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This research focuses on annual energy demand, indoor comfort during the summer period and indoor temperature in residential family houses. Buildings in a South Mediterranean climate differ only with respect to building technology: one house may be ‘massive’, the other ‘light’. Simulation has been done using the well-known building simulation program ESP-r from the University of Strathclyde in Glasgow, UK.
The research is organised into three stages. In the first stage of the research, models are compared during the summer period assuming residential houses are naturally ventilated and have no cooling system. An investigation searches for a sufficient ventilation strategy able to avoid overheating during occupancy hours. The results of this stage are related to the internal dry-bulb temperature, resultant temperature, temperatures of inside surfaces, air changes per hour, Predicted Mean Vote values and Predicted Percentage of Dissatisfied values. In the second part of the research, the annual energy demand is investigated assuming the utilisation of a cooling system in summer and a heating system during winter. In the third part, two similar insulation materials with different density values are compared.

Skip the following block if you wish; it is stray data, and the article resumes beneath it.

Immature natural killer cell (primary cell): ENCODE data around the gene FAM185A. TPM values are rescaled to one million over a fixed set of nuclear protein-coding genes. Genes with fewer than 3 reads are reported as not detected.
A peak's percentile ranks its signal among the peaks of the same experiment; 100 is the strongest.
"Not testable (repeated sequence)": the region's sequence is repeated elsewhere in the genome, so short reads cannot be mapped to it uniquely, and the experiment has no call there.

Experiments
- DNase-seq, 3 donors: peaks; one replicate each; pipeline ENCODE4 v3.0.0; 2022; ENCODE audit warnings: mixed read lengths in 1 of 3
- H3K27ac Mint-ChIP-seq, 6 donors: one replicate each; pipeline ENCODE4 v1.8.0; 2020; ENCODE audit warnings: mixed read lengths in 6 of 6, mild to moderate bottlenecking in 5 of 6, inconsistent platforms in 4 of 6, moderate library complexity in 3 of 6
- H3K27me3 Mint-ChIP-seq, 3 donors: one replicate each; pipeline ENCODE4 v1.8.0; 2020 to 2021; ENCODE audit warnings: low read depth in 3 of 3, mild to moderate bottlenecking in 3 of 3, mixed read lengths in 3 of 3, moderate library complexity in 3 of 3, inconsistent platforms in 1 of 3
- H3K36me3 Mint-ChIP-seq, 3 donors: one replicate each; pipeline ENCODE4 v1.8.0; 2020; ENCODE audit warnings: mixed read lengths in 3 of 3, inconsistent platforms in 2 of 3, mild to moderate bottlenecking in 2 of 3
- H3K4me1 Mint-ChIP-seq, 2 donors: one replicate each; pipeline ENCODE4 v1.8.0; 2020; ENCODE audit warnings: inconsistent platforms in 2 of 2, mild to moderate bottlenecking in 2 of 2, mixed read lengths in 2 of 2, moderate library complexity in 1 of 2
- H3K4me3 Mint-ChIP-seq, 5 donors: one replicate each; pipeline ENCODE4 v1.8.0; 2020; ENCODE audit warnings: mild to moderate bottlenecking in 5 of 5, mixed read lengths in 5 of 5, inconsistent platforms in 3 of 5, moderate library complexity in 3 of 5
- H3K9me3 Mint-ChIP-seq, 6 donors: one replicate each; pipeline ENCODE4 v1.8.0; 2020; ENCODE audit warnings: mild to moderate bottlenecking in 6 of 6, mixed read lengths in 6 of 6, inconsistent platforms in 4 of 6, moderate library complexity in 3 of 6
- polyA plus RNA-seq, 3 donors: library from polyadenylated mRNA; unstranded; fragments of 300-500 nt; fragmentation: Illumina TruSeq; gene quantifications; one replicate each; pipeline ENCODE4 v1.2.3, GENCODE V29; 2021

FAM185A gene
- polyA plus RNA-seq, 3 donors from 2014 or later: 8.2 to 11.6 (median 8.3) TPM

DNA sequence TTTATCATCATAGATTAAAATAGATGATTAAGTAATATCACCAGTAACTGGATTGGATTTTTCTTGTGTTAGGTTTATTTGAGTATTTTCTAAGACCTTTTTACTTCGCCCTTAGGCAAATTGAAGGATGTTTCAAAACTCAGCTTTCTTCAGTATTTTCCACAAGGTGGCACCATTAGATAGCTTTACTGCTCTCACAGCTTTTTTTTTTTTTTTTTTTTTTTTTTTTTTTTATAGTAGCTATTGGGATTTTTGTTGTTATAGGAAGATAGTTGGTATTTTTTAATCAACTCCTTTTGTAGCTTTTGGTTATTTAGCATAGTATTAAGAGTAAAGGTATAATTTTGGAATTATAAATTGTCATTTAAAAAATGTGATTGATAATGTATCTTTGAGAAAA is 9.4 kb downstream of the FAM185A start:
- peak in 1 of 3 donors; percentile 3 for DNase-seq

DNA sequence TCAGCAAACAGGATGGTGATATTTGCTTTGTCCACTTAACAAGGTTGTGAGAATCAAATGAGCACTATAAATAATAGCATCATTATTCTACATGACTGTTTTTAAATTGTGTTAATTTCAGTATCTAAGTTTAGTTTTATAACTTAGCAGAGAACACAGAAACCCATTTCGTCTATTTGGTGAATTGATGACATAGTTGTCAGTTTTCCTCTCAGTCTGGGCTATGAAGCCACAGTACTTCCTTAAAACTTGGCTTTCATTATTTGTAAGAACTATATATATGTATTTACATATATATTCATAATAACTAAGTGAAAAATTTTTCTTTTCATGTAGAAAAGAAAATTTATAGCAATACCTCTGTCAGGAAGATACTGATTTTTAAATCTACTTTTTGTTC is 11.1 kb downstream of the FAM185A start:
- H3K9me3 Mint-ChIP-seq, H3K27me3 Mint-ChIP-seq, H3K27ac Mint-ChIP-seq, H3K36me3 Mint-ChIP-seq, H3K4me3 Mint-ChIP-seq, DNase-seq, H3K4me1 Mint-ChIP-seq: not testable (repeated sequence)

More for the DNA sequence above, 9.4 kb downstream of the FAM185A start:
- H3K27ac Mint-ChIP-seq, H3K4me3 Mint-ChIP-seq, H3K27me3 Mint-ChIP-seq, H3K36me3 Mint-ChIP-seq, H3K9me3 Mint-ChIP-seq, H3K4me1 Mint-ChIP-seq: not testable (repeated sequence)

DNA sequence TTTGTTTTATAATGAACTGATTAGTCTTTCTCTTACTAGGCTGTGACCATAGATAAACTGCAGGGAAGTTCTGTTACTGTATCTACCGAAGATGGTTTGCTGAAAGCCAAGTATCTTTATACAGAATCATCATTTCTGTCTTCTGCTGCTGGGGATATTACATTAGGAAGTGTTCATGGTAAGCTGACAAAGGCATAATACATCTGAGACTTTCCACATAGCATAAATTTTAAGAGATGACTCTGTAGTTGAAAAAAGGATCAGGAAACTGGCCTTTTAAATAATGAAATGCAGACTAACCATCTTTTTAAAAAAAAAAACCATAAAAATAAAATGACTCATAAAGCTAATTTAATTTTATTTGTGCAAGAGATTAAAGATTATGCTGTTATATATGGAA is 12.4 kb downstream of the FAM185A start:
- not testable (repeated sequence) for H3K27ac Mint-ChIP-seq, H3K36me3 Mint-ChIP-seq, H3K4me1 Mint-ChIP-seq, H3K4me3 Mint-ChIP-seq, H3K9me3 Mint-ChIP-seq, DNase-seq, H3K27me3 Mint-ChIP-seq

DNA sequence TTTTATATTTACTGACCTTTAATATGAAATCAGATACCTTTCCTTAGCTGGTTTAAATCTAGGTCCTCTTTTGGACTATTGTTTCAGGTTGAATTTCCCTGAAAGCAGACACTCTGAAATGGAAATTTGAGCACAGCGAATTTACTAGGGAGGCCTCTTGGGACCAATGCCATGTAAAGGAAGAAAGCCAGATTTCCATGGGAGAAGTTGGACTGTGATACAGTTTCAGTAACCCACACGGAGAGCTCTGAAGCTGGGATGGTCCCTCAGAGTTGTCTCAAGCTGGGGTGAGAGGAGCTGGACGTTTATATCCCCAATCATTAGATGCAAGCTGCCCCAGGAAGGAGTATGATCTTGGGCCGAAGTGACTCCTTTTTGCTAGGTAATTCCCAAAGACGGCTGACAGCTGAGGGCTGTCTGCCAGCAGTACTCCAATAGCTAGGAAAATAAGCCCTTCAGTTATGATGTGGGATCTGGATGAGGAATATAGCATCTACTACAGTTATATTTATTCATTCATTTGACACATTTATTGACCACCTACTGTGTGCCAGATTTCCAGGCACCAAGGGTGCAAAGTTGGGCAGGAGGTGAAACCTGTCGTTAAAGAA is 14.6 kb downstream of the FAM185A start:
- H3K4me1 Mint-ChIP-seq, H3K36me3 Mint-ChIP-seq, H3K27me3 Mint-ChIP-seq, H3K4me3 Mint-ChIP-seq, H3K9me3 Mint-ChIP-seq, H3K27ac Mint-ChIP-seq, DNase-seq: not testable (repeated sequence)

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ESRU Manual (1997) The ESP-r system for building energy simulation. User Guide Version 9, ESRU, University of Stracthclyde, Glasgow
Jiménez MJ, Madsen H (2008) Models for describing the thermal characteristics of building components. Science 43:152–162
Alcamo G, Murgia S, Sala M (2007) The impact of different window configurations, natural ventilation and solar shading strategies on the indoor comfort level in simple rooms. In: Mediterranean area, 2nd PALENC conference and 28th AIVC conference on building low energy cooling and advanced ventilation technologies in the 21st century, September 2007, Crete island, Greece, pp 22–25
- Effectiveness of Thermal Inertia in South Mediterranean Climate: Residential Houses
- Chapter 10